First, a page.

Wednesday, October 31, 2018

Eighty New Apartments on State Street

The public design charrette last night, for the new buildings to be constructed on State Street, was well attended. Gathered around three tables to review, in turn, the site plan, the floor plans, the elevations and design renderings, current residents of Bliss Towers blended with members of the community at large to listen and comment. In addition to all the architects from PRC (Property Resources Corporation), who were presenting the plans and receiving comment, there were at least two architects from Hudson in the group providing input, along with community members with expertise in urban planning and urban design, a couple members of the Planning Board, a few members of the Housing Task Force, and some elected officials.

Gossips learned from Tim Mattice, executive director of the Hudson Housing Authority, that the design for the new buildings takes its inspiration from the building at North Sixth and Washington streets, originally Union Mills, now known as the Pocketbook Factory, and is meant to pay homage to Hudson's industrial past.

The building proposed for the corner of State and North Second streets, where retail shops are planned for the ground floor, will contain forty studio and one-bedroom apartments for seniors. The other building will have forty one-, two-, and three-bedroom apartments for families. 

One of the criticisms heard of the proposed project was its location. In the past, any conversation about new HHA construction involved smaller buildings constructed on available lots throughout the city. This project seems to perpetuate or intensify the concentration of low-income households in one section of the city. The reason for the choice of location is obvious. There is very little vacant land in Hudson, and HHA already owns this parcel. There seems to be other thinking behind it as well. Instead of achieving the goal of economic diversity by relocating low-income households throughout the city, the idea may be to achieve economic diversity in this location. Both buildings are meant to be mixed income, with some units renting at market rate and others at different levels of affordability.

Describing the steps going forward, Mattice told Gossips he anticipated the architects and planners would use the comments received that evening to make revisions and would present the final plans at the HHA Board meeting on Wednesday, November 14. After that, the project would go to the Planning Board for site plan review. When I suggested that it might first have to go to the Zoning Board of Appeals for area variances (building height in Hudson is limited to three stories, and the proposed buildings are four stories), he told me they found out there was "no zoning" in that area. That seemed very unlikely, so this morning I checked the zoning map, and there is indeed zoning in that area.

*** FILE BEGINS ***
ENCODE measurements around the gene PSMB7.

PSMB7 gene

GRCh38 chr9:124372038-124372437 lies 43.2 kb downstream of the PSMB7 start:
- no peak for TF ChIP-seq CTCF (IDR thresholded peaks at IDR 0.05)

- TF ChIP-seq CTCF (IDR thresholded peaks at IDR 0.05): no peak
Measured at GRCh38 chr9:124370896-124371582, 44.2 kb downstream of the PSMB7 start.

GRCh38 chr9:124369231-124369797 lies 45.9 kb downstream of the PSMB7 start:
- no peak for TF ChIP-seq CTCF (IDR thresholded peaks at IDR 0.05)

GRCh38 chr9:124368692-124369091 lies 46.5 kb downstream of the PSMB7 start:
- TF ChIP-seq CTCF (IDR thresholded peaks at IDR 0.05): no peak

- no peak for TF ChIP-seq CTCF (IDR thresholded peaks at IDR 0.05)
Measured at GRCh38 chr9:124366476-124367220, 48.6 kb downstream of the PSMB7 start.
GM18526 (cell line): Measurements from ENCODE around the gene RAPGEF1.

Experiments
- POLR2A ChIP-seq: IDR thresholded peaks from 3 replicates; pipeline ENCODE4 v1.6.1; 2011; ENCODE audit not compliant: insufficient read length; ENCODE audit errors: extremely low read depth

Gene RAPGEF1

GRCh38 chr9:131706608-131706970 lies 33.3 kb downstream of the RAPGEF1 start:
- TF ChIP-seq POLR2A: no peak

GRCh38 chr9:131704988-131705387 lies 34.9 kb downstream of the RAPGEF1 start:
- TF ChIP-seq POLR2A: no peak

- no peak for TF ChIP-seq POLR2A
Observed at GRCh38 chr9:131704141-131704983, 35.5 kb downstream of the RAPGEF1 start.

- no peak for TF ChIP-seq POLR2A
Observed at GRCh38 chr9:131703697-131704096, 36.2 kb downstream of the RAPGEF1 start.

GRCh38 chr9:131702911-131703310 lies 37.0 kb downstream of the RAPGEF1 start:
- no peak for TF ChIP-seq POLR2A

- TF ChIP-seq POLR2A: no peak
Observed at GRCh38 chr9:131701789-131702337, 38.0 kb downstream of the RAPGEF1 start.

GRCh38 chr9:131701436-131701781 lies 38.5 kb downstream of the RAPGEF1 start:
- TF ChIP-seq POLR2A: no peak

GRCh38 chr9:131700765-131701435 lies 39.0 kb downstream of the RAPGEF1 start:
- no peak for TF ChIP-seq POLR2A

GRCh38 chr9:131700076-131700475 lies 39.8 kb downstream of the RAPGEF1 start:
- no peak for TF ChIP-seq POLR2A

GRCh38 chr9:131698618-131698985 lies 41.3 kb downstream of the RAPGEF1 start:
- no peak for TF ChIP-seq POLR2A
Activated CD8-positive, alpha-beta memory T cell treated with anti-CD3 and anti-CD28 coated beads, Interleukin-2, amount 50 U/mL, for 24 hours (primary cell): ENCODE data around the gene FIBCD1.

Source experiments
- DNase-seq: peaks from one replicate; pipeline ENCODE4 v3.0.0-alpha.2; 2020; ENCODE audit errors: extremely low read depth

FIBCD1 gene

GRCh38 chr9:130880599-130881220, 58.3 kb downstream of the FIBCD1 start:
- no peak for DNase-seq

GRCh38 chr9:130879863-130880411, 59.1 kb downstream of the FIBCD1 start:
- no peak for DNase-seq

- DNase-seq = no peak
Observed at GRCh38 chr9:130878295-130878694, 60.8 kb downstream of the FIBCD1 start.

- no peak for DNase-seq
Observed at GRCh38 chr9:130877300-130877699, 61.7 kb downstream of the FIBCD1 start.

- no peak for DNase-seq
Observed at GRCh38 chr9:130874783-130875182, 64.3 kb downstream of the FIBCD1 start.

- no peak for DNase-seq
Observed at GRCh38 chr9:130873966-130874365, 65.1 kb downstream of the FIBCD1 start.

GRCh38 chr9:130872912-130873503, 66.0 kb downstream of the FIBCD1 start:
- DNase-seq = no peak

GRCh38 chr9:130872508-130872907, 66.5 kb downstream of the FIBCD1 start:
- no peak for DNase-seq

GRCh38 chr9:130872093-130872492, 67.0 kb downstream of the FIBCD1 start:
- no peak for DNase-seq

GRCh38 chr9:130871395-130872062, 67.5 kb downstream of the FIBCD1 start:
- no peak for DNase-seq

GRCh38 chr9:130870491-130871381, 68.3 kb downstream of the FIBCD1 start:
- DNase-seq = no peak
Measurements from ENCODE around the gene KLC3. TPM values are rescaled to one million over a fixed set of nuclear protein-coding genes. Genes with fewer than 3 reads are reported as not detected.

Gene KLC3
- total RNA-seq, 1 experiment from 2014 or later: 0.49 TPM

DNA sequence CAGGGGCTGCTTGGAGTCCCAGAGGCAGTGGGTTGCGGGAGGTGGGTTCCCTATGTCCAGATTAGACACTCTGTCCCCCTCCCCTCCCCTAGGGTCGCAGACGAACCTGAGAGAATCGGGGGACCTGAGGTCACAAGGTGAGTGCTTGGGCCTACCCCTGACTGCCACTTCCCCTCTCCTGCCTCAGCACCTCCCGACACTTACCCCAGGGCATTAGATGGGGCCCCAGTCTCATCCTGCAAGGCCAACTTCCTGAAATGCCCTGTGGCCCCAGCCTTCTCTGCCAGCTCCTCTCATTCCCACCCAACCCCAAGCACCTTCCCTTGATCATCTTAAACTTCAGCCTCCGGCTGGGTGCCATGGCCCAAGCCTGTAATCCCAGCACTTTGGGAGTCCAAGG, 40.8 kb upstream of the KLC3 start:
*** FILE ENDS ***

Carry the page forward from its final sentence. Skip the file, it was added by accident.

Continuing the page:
The site of Bliss Towers and Providence Hall and the area on State Street where the new buildings are to be constructed are zoned G-C (General Commercial), and there is no indication in the code that a G-C district is not subject to the bulk and area regulations that apply everywhere else in the city. I thought perhaps the explanation was that, because HHA is a HUD agency, it might be exempt from local zoning regulations, as school districts are, but our code enforcement officer Craig Haigh says otherwise.


  1. before building more low income apartments, how about building some factories with jobs in Hudson for the people who live in the first ward.

    there are no jobs in hudson, there is no public transportation, there is no supermarket, and there are plenty of drugs and violence down there.

    hudson is the last place poor people should be housed if they want to get out of the dead end life of the ghetto.

    read the studies on how unlikely people in the first ward are to earn any money or get into even the lower middle class in their lifetimes.

    this is just a project to make liberals feel better about themselves while actually trapping the poor in a lifetime of poverty.

    and the school system is still one of the worst in new york state. sorry.

  2. apartments at market rate...…
    yeah sure, tell me just who would move into low income housing and pay market rate to live with lower class people in the worst section of Hudson
    and what business will open there
    hey kids I lived thru it before, the promises made by urban renewal in the 60's and 70's
    just another teepee on the reservation for lower income and people of color
    please stop the madness